This presents a problem because a standard set over two different types of measurements is sure to create disappointment. In the case of Hoke, he has already met the short-run standards, which is a good thing. In his mind he can point to the crater which Rodriguez left and he has begun to fill it in and erect a new statue of success. But since this is a power program, Hoke’s success is relative. Hoke is currently less than the overall winning percentage of the program, .682 (depending on the results of the Copper Bowl) vs. about .735 (using stats from 1892 forward), this is better than the gap between the first few seasons of Bump and RichRod, but it falls short of Carr, Moeller and Bo. In fact, Hoke’s track record indicates that he is somewhat of a slow starter when it comes to his early coaching record versus the overall program’s record.
In contrast, Nick Saban, Urban Meyer and Les Miles have met or exceeded the program long-run average at nearly every stop they have been at (Saban at MSU has a similar profile to Hoke at M vis-à-vis program avg.)
The mark of a good coach is that they made their teams better. The mark of a great coach is that they made their programs better. Both Saban (LSU and Bama) and Meyer (FLA and Ohio) took decent to good programs and made them better. Miles also built upon a strong LSU program and did not regress even with the pace that Saban had set before him.
The other remarkable evidence in recent times are made up of four coaches at three power programs and one decent/good program. Pete Carroll, Jim Harbaugh, Bob Stoops and Mark Richt all set examples of blistering beginnings that M should push to emulate in the next two years.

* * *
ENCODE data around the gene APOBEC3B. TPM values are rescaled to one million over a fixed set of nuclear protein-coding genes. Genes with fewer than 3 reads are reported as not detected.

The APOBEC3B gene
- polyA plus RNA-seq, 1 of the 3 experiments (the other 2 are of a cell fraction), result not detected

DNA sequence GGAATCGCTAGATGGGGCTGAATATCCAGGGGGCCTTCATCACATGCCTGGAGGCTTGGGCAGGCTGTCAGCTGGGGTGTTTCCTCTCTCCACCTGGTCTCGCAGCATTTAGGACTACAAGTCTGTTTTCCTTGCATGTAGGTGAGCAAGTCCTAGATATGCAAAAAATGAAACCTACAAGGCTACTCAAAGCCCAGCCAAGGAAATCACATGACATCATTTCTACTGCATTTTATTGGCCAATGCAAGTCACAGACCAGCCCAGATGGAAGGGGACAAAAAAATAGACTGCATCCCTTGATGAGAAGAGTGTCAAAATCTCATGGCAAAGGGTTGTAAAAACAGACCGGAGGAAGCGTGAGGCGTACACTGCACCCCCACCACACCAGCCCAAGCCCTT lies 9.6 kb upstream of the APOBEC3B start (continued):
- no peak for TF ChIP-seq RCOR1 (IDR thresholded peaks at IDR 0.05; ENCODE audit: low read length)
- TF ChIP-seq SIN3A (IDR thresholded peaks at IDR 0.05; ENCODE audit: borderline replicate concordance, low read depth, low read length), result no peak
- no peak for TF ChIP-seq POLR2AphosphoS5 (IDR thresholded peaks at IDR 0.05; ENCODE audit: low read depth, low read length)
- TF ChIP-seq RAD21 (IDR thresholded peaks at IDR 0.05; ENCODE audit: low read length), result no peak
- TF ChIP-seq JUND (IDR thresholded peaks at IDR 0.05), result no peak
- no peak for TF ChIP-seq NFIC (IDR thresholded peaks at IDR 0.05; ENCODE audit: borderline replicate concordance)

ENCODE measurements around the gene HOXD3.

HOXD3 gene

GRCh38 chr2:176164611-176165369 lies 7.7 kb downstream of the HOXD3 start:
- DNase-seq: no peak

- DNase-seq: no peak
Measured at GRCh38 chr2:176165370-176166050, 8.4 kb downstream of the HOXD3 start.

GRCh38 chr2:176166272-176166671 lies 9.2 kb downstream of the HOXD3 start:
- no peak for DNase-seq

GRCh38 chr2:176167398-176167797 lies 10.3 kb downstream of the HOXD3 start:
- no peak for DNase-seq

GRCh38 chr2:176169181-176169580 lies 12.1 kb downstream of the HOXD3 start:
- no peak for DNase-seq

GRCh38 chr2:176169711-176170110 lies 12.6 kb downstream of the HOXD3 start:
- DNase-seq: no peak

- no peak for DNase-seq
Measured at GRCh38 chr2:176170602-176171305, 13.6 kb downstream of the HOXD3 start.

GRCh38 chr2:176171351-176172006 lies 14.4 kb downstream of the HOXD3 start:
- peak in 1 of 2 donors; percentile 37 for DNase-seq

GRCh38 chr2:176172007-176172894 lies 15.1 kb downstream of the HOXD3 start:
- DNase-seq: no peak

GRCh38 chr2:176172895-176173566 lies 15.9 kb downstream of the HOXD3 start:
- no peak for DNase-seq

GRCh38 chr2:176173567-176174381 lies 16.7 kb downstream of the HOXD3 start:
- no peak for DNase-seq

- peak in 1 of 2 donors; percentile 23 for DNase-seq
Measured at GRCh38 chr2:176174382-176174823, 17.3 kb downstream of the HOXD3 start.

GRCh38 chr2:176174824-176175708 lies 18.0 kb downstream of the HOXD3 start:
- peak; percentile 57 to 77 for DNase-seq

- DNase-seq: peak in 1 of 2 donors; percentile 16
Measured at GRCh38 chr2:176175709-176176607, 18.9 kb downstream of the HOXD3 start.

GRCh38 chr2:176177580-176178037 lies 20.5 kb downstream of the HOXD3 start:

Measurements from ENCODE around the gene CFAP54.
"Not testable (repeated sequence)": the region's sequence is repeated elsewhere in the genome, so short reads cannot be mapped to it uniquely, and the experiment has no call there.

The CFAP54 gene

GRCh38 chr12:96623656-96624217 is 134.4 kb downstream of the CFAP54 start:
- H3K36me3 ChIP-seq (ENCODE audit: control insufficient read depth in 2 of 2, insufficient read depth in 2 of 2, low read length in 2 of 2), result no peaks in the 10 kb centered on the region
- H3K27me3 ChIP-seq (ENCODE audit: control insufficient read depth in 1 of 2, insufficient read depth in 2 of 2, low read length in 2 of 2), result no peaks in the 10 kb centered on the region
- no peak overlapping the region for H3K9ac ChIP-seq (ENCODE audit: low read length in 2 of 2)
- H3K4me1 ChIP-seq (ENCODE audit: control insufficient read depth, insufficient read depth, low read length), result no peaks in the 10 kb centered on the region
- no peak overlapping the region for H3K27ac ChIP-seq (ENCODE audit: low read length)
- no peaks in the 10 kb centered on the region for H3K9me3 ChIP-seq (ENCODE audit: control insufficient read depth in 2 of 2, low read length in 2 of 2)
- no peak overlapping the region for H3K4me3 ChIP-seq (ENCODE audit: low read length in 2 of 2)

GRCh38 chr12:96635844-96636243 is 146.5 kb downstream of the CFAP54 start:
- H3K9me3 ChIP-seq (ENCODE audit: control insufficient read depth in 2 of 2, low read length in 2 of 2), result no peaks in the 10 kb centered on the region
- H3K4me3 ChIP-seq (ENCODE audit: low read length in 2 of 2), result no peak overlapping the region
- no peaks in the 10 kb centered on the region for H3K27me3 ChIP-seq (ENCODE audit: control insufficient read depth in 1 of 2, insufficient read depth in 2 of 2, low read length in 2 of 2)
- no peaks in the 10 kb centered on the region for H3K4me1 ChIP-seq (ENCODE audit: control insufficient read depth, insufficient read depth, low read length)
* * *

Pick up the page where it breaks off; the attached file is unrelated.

Carroll and Stoops in particular took power programs and strengthened their long-run advantages.
Hoke’s numbers so far look more like Mack Brown and John Cooper, numbers which are underwhelming to say the least. Mack’s CEO style relies on maintaining the advantage of the program to pull in the best recruits. From Tulane to North Carolina and finally to Texas, Brown’s numbers are not earth-shattering, but they do offer a model for program consistency, if not extreme short-run success.
So, that leaves the questions which is the title to this diary, how many wins does Hoke need to keep his job (using the power program winning percentage as a central metric). Assuming that Hoke does win the Copper Bowl, to maintain the program's long-run success factor, Hoke must win 20 games in the next two seasons. This may sound unreachable sitting here today, but it could be 9 in 2014 and 11 in 2015, the distribution of the wins in a particular year does not matter, but Hoke needs those 20 wins to run his type of program.
This record assumes 10 wins evenly in both years. The power program strategy that Hoke is utilizing relies on the belief that that M is indeed a power thus attracting the recruits who want to be at said power. If that belief is lost, there could be a feedback loop whereas the loss of prestige eats away at the base which believes in that prestige and the entire program continues on this plateau of blah.
I did a site search and found nothing so before I start SIAP
Unlike the majority of the community I am kind of excited that we get the Copper Bowl instead of the Gator Bowl because I currently live in Arizona and actually get to see a Michigan game live even if it is a mediocre bowl to end a mediocre season. My question is this: Will or Can the MGoStore make actual Copper Bowl T-Shirts or is this too far on the copyright infringement side of things? If this is possible I have to believe it would be more popular than the BDubs Bowl T-Shirts that are currently available but would the demand be enough to actually make it happen?
I know he's graduated, but is he still able to go to games? Any sightings this season?
Rivals released its top 250 players for 2015 at noon today. Tyree Kinnel is the #174 player in the country. All of Michigan's offerees on the list can be found here, including new defensive end target Josh Sweat: